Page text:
2012Q3 Reports: NAACL 2012
NAACL 2012 General Chair Report
by Jennifer Chu-Carroll
NAACL HLT 2012 took place June 3-8, 2012 in Montreal. The conference completed successfully, attracting a healthy number of attendees. The organizing committee was excellent and put together interesting programs and I am very grateful for the effort they put into this conference.
While NAACL HLT 2012 followed the format of previous conferences for the most part, there are a number of differences worth pointing out. The program co-chairs pioneered the first ever "NLP Idol: Plucked from Obscurity", which was fun and informative, and very well-received. Also the first time we had Priscilla as the Local Arrangements Chair, assisted by a local advisory team. This worked out very well as long as future organizers are aware of the need to fill a couple of roles that are typically covered by the Local Arrangements Committee. I will discuss these in the rest of this report, which consists of my experience as well as feedback from the organizing committee.
In general, questions were raised about the 'HLT" component of the conference. Perhaps more discussions can be paid to its role in the conference in the future? I have much longer versions of reports from many organizers, which I will not include in full here, but will forward on to the NAACL board and next year's general chair for their reference.
The main conference received 196 full paper submissions of which 61 papers were accepted (31% acceptance rate), as well as 105 short paper submissions of which 36 were accepted (34% acceptance). The number of submissions received was lower than in past years, and, based on postmorten analysis, is likely due to the fact that the submission deadline was 9 days before the ACL submission deadline and that no double submission was permitted.
This year we also inargurated "NLP Idol", a "game show" in which four contestants each tried to convince the audience that a past paper deserves a revisit in today's NLP world. The contestants and judges all did a great job, and it was both informative and entertaining for all involved. Overall, this new session was very well received.
The PC co-chairs felt that it was very hepful to have one PC chair who had experience as publications chair in the past. Eric Fosler-Lussier as PC co-chair and past pub chair, played a very active role in the publication process which made everyone's life easier.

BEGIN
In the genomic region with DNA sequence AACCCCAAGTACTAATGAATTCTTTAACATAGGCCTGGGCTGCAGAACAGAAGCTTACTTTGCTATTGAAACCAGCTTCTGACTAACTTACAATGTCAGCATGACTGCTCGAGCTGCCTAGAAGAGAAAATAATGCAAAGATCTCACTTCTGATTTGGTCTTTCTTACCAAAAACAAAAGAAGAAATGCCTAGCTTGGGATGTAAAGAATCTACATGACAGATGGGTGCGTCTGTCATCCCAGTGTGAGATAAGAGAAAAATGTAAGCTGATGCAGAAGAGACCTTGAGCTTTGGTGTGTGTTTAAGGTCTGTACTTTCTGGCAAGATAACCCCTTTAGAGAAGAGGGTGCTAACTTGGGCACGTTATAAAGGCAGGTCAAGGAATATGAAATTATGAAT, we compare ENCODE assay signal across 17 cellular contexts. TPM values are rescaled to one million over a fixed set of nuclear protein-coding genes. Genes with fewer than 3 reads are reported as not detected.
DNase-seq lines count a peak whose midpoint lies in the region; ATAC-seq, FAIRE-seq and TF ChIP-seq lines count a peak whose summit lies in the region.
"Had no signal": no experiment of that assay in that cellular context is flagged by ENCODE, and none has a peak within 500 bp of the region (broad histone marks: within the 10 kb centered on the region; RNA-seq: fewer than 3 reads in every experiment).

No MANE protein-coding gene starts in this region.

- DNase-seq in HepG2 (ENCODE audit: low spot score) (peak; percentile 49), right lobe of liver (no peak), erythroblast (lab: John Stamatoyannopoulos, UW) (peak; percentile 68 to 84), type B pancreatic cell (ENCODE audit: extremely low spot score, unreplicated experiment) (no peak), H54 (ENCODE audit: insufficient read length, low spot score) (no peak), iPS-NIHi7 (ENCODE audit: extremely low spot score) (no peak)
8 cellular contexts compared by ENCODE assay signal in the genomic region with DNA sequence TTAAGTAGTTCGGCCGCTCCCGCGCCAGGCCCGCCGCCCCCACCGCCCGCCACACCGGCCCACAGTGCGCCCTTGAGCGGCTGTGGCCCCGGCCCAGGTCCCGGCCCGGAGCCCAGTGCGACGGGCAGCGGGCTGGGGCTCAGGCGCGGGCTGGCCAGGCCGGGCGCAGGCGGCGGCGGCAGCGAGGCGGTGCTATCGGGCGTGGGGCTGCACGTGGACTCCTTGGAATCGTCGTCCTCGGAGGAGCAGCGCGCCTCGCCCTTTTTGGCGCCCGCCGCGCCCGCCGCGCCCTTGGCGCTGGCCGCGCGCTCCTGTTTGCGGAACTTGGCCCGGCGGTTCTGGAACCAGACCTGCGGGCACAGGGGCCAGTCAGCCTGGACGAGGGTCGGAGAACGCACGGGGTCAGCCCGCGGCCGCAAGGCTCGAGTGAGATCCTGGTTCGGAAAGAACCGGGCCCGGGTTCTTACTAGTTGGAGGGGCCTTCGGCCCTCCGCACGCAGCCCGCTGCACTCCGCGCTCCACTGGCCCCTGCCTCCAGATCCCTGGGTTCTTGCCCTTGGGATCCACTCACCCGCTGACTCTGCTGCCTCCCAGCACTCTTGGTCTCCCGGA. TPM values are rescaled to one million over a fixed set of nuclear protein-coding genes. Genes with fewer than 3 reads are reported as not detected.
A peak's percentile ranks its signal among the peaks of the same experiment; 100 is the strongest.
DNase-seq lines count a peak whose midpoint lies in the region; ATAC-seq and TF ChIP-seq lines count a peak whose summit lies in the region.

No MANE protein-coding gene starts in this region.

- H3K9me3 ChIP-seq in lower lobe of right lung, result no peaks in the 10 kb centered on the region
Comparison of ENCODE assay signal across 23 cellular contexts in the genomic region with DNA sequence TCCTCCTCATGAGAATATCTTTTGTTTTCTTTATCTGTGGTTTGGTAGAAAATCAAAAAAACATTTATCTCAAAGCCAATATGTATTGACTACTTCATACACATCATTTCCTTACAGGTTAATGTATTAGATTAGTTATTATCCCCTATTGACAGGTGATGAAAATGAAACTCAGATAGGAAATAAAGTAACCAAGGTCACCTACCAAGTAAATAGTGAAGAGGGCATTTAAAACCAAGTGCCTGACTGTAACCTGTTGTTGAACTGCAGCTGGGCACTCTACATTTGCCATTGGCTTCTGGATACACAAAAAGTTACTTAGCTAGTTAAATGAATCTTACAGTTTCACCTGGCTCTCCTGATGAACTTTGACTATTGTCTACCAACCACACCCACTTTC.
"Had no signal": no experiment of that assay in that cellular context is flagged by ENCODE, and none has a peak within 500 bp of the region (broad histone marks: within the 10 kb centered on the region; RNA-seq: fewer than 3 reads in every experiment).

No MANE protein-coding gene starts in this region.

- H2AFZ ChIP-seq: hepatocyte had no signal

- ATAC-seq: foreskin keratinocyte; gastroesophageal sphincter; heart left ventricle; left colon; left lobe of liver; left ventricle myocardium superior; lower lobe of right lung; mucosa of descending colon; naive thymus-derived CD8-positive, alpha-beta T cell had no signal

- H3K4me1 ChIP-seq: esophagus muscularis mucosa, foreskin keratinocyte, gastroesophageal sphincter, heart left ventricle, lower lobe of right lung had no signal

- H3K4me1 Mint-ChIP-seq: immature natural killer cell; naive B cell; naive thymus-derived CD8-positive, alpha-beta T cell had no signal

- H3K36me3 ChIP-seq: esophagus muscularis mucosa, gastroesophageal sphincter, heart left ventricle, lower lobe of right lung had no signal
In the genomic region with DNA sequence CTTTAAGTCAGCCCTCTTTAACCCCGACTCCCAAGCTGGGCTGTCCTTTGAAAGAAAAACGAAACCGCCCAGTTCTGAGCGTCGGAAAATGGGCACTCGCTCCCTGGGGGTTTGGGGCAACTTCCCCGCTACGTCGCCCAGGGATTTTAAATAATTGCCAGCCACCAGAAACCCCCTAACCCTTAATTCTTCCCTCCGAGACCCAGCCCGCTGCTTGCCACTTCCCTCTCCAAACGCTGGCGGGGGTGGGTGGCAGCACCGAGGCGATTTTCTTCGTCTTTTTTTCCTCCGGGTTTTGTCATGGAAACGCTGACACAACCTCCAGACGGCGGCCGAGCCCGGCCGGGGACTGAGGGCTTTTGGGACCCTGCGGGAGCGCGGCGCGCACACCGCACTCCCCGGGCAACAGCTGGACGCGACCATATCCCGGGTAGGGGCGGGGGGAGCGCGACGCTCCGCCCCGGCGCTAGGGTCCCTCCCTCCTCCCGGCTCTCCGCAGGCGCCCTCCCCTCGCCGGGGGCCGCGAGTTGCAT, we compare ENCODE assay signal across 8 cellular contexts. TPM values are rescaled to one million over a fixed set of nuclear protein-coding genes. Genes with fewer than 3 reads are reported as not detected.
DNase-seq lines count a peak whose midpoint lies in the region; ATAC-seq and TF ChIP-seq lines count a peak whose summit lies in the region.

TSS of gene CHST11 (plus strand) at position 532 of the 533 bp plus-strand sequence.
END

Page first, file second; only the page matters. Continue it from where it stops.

Local arrangements worked out very well. One lesson learned is to leave sufficient time to ship equipment to Canada and stay on top of the shipping company like a hawk. We ended up receiving our shipment on the last day of the conference, although things ran so smoothly without them that most people didn't even notice it.
Two roles typically filled by the local arrangements committee that caught me a bit by surprise is webmaster and conference handbook production. The former I realized fairly early on, and was able to enlist a summer student to take on the role (this role may be easier for someone working at a university to fill than it was for me). The latter we didn't realize until just over one month before the conference and we ended up soliciting student volunteers to produce the handbooks. This wokred out very well, though future general chairs should take note of that and make sure they recruit someone sooner than we did (it was stressful for a while there).
While the NAACL publications process is pretty well integrated with the START system, a few steps in the end were not fully supported and not well documented, which resulted in some hickups in the process. The publications co-chairs suggest that the code they developed to address the problems be integrated into START to streamline the process for future years. They also suggest better documentation for the process as well as have an experienced publications chair play an advisory role in a future year. Nizar Habash is willing to volunteer to carry out some of these tasks.
One of the tutorials had low registration and it was discussed at one point whether it should be canceled or not. We ultimated decided that it should go on and the conference should absorb any financial loss (I believe in the end there wasn't a loss), out of fairness to the tutorial presenters. However, during that discussion, it was mentioned that the 6 tutorials is generally preferred over 8. It would be good to make this recommendation available somewhere for future tutorials chairs.
Furthermore, there was some difficulty in getting tutorial slides from the presenters weeks in advance (in time for printing and for USB). The question was raised about whether it is worth the trouble to do so.
It may help to have a unified menu and submenu structure across conferences, instead of having each webmaster go through the trial-and-error process. This will also ensure that important information doesn't get left off of the website. Dirk Hovy is happy to provide code and experience for future webmasters.